Colorado State University Scientists Awarded $2.4 Million to Help Diagnose Disease in Onions

The U.S. Department of Agriculture has awarded Colorado State University and collaborating scientists $2.4 million to provide growers with new and better tools for diagnosing disease and providing pest management in onions.

Howard Schwartz, professor of plant pathology in the Department of Bioagricultural Sciences and Pest Management, will head up the CSU team. Also involved will be Whitney Cranshaw, professor of entomology, and Ned Tisserat, professor of plant pathology.

The CSU team will focus on developing, deploying and evaluating a new national online information pest management system in order to provide growers the information they need to make sound pest-management decisions. The warning system, which will focus on the onion thrips insect and Iris yellow spot virus, will provide innovative disease diagnostic tools of these problems and others for onion growers.

“Our national team of onion experts, growers and industry representatives is eager to launch this project in upcoming months as we address the many opportunities that will be available to continue to enhance the production, storage and marketing of this vital food product for the consuming public in the United States and internationally,” Schwartz said.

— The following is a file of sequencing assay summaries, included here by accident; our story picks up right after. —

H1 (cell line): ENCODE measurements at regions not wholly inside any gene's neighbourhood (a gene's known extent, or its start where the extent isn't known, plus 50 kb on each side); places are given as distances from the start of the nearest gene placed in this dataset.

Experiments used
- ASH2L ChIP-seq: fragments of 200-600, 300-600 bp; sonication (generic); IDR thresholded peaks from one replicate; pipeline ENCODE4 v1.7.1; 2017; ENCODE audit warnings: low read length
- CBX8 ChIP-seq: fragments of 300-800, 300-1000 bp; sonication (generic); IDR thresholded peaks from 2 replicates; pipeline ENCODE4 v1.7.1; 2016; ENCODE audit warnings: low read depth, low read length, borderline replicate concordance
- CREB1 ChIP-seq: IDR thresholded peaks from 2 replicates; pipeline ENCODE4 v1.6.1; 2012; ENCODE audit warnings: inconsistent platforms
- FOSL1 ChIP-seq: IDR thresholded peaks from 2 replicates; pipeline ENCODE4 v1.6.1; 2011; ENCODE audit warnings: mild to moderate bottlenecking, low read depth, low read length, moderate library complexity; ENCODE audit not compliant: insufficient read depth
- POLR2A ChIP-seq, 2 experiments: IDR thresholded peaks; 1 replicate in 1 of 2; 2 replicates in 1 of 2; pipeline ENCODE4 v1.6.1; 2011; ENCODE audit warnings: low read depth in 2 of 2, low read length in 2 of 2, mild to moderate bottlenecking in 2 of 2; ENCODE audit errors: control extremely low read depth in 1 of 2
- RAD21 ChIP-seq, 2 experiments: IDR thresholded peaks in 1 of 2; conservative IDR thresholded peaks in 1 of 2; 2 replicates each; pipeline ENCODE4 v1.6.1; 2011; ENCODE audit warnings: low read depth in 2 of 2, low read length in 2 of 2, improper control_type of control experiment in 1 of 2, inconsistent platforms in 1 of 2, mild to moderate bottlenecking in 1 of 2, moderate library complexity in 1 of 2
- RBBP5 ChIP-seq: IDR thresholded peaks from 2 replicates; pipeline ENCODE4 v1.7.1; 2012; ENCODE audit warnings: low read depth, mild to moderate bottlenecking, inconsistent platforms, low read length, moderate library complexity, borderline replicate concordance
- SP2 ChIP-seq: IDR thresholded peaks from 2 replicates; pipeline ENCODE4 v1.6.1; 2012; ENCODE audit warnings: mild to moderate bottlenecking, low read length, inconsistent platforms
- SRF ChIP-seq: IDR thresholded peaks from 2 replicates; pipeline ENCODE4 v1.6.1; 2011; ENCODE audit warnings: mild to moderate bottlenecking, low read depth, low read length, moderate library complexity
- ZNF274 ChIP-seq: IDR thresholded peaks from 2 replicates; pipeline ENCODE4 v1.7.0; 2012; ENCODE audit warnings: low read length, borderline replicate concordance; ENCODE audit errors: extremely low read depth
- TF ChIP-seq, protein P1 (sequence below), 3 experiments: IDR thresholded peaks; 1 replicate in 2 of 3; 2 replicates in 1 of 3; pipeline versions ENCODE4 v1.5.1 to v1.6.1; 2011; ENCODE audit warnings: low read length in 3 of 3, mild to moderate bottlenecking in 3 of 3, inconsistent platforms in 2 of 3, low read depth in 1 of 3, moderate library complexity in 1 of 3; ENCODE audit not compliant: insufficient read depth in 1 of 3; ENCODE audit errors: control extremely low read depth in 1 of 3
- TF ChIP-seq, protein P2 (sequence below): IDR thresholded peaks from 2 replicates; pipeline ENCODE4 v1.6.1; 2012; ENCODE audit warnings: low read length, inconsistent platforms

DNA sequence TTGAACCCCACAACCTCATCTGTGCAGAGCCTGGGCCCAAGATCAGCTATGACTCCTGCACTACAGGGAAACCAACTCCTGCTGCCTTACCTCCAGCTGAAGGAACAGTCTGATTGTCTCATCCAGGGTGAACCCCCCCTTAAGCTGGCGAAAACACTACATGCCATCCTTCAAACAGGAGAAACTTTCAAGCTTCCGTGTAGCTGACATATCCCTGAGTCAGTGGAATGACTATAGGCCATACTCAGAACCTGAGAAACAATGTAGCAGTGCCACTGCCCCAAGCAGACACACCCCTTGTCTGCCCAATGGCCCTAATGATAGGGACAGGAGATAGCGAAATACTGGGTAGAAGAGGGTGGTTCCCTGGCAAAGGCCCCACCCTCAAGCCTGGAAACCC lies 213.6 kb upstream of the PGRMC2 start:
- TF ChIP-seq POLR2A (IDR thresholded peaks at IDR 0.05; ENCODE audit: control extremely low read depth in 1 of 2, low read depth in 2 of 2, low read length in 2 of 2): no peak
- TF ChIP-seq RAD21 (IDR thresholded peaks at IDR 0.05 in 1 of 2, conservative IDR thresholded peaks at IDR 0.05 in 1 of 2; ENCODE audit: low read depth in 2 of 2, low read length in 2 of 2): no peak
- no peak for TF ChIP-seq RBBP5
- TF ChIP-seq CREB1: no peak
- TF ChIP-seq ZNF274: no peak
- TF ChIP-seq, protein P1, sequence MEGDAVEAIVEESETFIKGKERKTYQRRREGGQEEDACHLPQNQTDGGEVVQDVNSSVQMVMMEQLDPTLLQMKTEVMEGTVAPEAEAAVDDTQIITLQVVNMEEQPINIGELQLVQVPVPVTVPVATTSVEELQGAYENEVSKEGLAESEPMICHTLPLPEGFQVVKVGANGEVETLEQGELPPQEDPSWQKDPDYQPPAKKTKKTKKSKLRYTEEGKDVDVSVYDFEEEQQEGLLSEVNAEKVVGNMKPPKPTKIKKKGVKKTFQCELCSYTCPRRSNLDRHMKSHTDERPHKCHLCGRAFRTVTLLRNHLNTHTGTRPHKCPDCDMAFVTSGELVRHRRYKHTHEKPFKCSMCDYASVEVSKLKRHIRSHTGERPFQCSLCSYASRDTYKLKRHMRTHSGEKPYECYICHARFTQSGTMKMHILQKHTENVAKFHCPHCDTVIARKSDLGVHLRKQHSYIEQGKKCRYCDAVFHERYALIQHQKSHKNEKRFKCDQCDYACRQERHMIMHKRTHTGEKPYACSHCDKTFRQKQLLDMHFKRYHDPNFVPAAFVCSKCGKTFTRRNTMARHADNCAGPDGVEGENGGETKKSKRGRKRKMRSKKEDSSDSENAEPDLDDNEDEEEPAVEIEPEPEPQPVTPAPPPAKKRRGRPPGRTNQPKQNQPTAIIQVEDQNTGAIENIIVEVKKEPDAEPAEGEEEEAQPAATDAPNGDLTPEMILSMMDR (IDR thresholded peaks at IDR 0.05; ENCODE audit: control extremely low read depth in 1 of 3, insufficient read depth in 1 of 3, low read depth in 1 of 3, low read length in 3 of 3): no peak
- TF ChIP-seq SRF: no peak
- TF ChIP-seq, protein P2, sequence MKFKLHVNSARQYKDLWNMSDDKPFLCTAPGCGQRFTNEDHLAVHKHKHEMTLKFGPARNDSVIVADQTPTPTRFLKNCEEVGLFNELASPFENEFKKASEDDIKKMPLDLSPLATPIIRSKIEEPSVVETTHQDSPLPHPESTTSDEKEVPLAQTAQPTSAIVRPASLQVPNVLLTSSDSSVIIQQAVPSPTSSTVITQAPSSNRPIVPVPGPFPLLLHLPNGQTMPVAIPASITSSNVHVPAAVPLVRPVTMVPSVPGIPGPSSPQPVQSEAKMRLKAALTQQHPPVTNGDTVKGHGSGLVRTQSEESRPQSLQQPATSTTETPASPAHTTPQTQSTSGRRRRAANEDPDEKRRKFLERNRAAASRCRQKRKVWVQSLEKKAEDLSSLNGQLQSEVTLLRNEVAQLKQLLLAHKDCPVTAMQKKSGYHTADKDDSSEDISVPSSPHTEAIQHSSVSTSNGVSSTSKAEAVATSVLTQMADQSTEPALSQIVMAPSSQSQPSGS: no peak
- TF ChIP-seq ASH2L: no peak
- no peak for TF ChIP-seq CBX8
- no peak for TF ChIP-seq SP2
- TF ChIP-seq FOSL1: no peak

The 4-year grant is part of the USDA’s Specialty Crop Research Initiative, which was established by the 2008 Farm Bill. Specialty crops are defined as fruits and vegetables, tree nuts, dried fruits and horticulture and nursery crops, including floriculture.

“We are extremely excited about the opportunities this grant will provide for Howard and his team to address one of the most serious threats to onion production here in Colorado and nationwide,” said Thomas Holtzer, head of the Department of Bioagricultural Sciences and Pest Management. “It is a great tribute to Howard, as a scientist, an Extension Specialist and leader of a complex team effort, that this project was selected for support through a highly competitive USDA process.”

The system could spare growers costly interventions unless they are necessary. “It is great to see that the Specialty Crop Research Initiative will bring some of the intended benefits back to onion producers,” said Wayne Mininger, president of the National Onion Association. “This is a win-win for all.”

The CSU grant, which will involve collaborators from 11 other universities and industry groups, is one of 28 projects targeting the development of specialty crops. In all, $46 million in grants were awarded this week by USDA.